cover of book

Landed Internationals: Planning Cultures, the Academy, and the Making of the Modern Middle East
by Burak Erdim
University of Texas Press, 2020
Cloth: 978-1-4773-2121-8 | eISBN: 978-1-4773-2123-2
Library of Congress Classification LF5250.A55E73 2020
Dewey Decimal Classification 378.5636


2022 On the Brinck Book Award, University of New Mexico School of Architecture + Planning
Special Mention, First Book Prize, International Planning History Society

Landed Internationals examines the international culture of postwar urban planning through the case of the Middle East Technical University (METU) in Ankara, Turkey. Today the center of Turkey's tech, energy, and defense elites, METU was founded in the 1950s through an effort jointly sponsored by the UN, the University of Pennsylvania, and various governmental agencies of the United States and Turkey. Drawing on the language of the UN and its Technical Assistance Board, Erdim uses the phrase "technical assistance machinery" to encompass the sprawling set of relationships activated by this endeavor.

Erdim studies a series of legitimacy battles among bureaucrats, academics, and other professionals in multiple theaters across the political geography of the Cold War. These different factions shared a common goal: the production of nationhood—albeit nationhood understood and defined in multiple, competing ways. He also examines the role of the American architecture firm Skidmore, Owings, and Merrill; the New York housing policy guru Charles Abrams; the UN and the University of Pennsylvania; and the Turkish architects Altuğ and Behruz Çinici. In the end, METU itself looked like a model postwar nation within the world order, and Erdim concludes by discussing how it became an important force in transnational housing, planning, and preservation in its own right.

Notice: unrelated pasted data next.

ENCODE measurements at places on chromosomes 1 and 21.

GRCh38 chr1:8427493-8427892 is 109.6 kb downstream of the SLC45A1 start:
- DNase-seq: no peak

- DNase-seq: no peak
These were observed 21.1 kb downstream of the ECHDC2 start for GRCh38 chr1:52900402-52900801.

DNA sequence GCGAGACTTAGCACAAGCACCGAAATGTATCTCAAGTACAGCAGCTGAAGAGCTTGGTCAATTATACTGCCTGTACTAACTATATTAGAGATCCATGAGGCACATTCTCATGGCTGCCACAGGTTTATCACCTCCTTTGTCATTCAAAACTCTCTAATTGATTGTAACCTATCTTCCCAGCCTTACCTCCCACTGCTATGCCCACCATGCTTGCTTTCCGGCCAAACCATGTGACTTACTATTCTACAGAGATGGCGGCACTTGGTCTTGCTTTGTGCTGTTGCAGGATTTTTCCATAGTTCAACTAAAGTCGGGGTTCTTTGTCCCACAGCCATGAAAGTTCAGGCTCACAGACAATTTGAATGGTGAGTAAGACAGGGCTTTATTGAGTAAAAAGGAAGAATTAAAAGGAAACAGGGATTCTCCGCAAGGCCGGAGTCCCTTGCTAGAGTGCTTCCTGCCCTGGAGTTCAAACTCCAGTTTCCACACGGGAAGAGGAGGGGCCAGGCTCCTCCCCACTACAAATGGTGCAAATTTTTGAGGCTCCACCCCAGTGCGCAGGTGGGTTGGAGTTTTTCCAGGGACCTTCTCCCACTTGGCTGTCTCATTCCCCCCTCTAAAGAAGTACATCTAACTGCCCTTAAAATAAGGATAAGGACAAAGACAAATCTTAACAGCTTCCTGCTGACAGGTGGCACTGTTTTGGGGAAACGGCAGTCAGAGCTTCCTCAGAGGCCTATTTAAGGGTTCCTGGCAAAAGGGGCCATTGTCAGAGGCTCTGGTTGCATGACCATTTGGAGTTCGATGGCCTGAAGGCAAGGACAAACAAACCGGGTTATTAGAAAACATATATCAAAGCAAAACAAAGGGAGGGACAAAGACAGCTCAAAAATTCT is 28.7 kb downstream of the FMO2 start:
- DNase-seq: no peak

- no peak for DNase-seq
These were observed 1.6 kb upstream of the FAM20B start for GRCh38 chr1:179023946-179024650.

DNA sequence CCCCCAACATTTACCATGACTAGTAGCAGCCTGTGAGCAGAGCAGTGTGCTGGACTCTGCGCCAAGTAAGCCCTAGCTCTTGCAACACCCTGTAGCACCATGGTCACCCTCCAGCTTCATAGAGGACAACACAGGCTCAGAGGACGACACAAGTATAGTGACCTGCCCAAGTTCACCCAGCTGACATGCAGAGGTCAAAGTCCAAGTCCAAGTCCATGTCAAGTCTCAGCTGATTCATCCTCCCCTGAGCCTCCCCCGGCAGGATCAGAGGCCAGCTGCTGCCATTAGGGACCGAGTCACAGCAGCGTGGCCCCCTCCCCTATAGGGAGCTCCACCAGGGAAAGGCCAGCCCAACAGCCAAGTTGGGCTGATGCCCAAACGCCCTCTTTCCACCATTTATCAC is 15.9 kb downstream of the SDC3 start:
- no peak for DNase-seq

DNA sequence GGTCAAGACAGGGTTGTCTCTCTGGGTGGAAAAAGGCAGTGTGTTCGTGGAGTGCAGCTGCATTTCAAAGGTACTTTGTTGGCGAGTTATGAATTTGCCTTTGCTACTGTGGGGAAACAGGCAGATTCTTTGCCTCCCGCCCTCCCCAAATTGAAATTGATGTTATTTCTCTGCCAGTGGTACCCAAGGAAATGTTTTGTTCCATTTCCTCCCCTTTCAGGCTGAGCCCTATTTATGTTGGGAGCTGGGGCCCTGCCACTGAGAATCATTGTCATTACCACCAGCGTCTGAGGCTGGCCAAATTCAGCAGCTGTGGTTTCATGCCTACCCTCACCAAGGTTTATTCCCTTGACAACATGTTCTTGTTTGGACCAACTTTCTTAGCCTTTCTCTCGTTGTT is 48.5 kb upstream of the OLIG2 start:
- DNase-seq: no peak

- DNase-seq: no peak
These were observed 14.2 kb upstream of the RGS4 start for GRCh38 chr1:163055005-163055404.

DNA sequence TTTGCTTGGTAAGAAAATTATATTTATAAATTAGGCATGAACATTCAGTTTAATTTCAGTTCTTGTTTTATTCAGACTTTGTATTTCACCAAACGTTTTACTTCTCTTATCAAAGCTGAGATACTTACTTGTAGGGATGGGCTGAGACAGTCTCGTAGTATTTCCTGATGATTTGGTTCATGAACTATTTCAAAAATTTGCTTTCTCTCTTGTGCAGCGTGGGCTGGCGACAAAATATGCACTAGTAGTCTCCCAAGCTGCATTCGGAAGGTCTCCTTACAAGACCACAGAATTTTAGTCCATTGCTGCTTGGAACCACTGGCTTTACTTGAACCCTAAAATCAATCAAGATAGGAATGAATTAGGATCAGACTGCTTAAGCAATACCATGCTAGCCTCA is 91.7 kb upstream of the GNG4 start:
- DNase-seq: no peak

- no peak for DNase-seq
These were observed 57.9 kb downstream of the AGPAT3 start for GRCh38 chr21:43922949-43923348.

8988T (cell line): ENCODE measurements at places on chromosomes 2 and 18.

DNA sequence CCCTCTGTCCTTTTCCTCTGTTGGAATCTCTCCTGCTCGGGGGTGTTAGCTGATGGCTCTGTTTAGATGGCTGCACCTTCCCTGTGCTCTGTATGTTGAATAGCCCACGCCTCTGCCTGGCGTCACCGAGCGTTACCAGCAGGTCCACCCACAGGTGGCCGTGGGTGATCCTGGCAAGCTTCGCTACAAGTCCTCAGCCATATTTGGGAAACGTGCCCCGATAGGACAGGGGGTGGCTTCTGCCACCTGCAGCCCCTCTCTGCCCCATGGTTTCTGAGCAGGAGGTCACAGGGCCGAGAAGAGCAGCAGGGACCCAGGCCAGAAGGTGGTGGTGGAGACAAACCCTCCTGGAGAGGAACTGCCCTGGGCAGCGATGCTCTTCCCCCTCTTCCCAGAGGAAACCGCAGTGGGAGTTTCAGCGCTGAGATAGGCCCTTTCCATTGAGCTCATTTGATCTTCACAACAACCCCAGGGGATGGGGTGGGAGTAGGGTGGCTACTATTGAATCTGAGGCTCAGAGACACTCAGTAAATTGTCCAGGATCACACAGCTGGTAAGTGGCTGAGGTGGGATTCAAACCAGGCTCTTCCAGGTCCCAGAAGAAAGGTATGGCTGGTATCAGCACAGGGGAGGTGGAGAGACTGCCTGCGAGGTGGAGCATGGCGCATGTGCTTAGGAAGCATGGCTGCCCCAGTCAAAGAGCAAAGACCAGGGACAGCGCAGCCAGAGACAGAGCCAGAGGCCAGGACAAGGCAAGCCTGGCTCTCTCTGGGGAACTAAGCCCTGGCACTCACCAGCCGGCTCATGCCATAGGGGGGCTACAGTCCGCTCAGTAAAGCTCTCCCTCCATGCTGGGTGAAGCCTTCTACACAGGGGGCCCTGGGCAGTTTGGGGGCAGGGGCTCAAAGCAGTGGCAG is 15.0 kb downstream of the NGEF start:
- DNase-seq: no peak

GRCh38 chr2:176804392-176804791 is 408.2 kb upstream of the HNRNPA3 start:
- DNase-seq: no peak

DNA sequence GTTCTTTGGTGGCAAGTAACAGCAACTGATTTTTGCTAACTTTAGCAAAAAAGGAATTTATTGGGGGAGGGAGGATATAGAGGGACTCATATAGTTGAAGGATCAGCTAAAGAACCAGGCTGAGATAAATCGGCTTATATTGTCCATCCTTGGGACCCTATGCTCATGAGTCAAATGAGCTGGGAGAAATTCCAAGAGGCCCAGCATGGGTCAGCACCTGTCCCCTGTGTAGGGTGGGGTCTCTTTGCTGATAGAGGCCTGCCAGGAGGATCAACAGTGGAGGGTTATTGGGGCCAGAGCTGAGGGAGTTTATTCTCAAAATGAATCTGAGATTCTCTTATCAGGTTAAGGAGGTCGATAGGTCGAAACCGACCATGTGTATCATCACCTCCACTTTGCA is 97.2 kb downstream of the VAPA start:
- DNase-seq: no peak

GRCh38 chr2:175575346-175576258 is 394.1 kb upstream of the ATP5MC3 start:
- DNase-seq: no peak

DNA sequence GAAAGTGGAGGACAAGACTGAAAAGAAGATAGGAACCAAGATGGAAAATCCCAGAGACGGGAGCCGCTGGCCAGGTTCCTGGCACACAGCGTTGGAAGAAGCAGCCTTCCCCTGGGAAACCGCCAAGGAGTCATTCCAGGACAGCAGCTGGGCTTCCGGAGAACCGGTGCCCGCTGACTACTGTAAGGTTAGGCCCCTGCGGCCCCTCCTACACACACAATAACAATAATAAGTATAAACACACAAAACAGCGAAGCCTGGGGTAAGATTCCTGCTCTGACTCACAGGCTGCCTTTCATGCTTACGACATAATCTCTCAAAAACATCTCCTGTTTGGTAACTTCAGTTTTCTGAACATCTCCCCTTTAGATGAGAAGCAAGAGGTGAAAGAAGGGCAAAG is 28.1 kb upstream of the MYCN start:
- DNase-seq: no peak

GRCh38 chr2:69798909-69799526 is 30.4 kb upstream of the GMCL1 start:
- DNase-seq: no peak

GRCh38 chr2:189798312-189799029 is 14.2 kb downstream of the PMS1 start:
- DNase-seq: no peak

See other books on: Education, Higher | Housing | Transnationalism | Turkey | Turkey & Ottoman Empire
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